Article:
Patients typically present with chronic, widespread body pain and almost always have accompanying comorbid symptoms such as fatigue, memory difficulties, and sleep and mood difficulties.
Physical examination is typically normal but there is often diffuse tenderness, which may be assessed by counting the number of tender points or by palpating several areas of the body.
Many therapies have been shown to be beneficial. Nonpharmacologic therapies include patient education, exercise, and cognitive behavioral approaches. Pharmacologic therapies include tricyclic antidepressants, gabapentinoids, and serotonin-norepinephrine reuptake inhibitors. Patients often fare better when several different types of treatments are used together.
Even though practitioners may have a problem recognizing fibromyalgia as a discrete disorder, they should understand the diagnostic and therapeutic importance of "centralization" of pain as exemplified by a typical fibromyalgia patient. When a patient with any chronic pain state develops evidence of centralization of pain, it is likely that treatments that work well for acute pain or pain primarily due to nociceptive input (NSAIDs, opioids, anti-inflammatories, immunosuppressives, injections, surgical procedures) will be less effective.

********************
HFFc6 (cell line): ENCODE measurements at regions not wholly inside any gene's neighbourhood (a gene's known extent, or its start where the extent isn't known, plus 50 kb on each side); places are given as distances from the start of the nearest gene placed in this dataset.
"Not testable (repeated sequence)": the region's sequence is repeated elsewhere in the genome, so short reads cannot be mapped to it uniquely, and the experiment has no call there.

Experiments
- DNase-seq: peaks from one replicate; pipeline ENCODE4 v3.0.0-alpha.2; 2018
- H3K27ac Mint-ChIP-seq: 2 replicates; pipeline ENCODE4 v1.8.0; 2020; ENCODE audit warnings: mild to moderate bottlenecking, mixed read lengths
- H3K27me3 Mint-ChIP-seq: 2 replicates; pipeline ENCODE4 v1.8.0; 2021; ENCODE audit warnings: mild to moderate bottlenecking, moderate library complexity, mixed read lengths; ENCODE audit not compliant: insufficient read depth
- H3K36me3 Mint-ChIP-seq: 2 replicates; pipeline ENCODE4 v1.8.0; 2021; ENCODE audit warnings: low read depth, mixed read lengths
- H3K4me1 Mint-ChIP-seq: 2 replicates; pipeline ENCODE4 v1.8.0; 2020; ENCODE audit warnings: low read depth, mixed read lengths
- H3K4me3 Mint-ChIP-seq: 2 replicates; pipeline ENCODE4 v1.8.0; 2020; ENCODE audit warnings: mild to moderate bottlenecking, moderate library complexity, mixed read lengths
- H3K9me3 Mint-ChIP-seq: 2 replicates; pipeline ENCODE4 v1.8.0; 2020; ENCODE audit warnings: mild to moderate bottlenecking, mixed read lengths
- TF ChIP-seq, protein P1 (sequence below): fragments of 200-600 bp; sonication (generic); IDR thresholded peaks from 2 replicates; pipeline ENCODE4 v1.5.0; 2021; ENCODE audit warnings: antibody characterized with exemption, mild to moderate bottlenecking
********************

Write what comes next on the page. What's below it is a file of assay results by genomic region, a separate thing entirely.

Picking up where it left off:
Fibromyalgia is a chronic pain syndrome diagnosed by the presence of widespread body pain.
The 1990 American College of Rheumatology criteria for the classification of fibromyalgia required that an individual had widespread pain (front and back, right and left, both sides of the diaphragm) for at least 3 months in addition to tenderness (digital palpation at an approximate force of 4 kg) of at least 11 out of 18 designated tender point sites. Subsequent criteria do not require a tender point examination by performing a tender point count, and focus on identifying widespread pain in combination with fatigue and memory and sleep difficulties. Although there is not likely to be any single cause, substantial evidence suggests that this is in part a central nervous system-driven pain amplification syndrome.
History and exam
Daniel J. Clauw, MD
Professor of Anesthesiology, Medicine, and Psychiatry
University of Michigan Health System
DJC has received consulting fees from Pfizer, Eli Lilly, Nuvo, Cerephex, Tonix, Abbott, Forest Laboratories, Johnson & Johnson, Merck, Purdue Pharma, Zynerba, Astellas Pharmaceuticals, Williams & Connolly LLP, and Aptinyx; he has received research grant support from Pfizer, Cypress Biosciences, Forest Laboratories, Merck, Novo, Cerephex, and Aptinyx. DJC is an author of a number of references cited in this topic.
Dr Daniel J. Clauw would like to gratefully acknowledge Dr Lisa Ware Corbin, a previous contributor to this topic.
LWC declares that she has no competing interests.
Don Goldenberg, MD
Emeritus Professor of Medicine
Tufts University School of Medicine
DG declares that he has no competing interests.
Robert Bennett, MD
Professor of Medicine and Nursing Research
Oregon Health & Science University
RB declares that he has no competing interests.
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